In court reporting, to build your river of outlines, you have to take each individual droplet of knowledge, incorporate it into your writing, and add it, drop by drop, to your dictionary. That’s a tall order. There are so many words in this steno world of ours.
You should spend most of your time working on the terms that appear most frequently on your drills and tests. They show up the most. They deserve the most attention.
Often, though, you can learn a large handful of words in about the same time that it takes to learn one or two.
Families of related outlines make it easy to learn large amounts of new steno outlines in very short time. Many of us learned “sheriff,” “bailiff,” and “plaintiff” at the same time because their outlines were similar. Mine were SL-F, BL-F AND PL-F. The StenEd outline for “girlfriend” GOIF doesn’t make much sense unless you realize that it is a variation of the BOIF for “boyfriend.” Once you know that, the outlines make sense, stick together as a family, and are very easy to memorize.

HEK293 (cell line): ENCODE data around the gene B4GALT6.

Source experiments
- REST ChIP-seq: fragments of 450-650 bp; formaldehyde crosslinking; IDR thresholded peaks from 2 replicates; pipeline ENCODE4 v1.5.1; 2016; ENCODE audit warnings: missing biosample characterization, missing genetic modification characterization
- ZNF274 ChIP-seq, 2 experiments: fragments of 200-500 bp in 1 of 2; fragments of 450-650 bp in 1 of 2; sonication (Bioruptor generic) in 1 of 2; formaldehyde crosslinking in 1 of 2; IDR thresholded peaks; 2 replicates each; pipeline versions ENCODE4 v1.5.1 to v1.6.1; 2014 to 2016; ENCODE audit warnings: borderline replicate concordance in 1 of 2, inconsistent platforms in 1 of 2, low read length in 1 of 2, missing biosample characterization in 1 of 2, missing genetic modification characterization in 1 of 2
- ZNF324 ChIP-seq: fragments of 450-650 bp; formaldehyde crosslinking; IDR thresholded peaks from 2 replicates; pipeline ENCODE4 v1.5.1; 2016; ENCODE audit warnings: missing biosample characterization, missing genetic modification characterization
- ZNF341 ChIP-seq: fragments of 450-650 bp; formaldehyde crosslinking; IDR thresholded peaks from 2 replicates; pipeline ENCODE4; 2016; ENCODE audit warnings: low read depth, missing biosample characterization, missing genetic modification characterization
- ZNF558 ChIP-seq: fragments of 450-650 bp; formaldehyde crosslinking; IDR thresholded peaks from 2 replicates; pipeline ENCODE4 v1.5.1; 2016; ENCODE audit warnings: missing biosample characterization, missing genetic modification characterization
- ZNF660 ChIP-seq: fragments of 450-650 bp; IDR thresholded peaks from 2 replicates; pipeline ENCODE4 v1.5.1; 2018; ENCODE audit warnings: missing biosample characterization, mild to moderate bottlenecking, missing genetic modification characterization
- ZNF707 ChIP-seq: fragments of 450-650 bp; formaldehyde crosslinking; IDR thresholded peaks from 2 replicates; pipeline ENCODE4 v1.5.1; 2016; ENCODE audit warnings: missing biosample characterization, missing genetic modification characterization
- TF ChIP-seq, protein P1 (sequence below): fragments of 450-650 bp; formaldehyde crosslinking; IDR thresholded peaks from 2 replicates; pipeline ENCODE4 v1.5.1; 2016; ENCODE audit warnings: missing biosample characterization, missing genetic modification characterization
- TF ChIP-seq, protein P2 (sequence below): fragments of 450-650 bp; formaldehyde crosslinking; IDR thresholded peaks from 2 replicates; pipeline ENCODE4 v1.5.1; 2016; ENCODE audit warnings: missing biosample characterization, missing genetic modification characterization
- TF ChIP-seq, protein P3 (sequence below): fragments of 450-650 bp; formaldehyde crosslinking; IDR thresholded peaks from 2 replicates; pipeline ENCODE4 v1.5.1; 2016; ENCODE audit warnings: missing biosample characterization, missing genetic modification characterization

Phrase families are everywhere. If you know “do you know,” then you know how to do the “do you” part of every similar phrase, and all you have to learn is the last word. Once you know the “do you” phrases, one small modification turns it into “did you,” “can you,” “will you,” “do I” and other similar families.
I would always spend most of my time learning the outlines for the most popular words and phrases, but learning families makes it relatively easy to absorb large numbers of new briefs and phrases in short periods of time.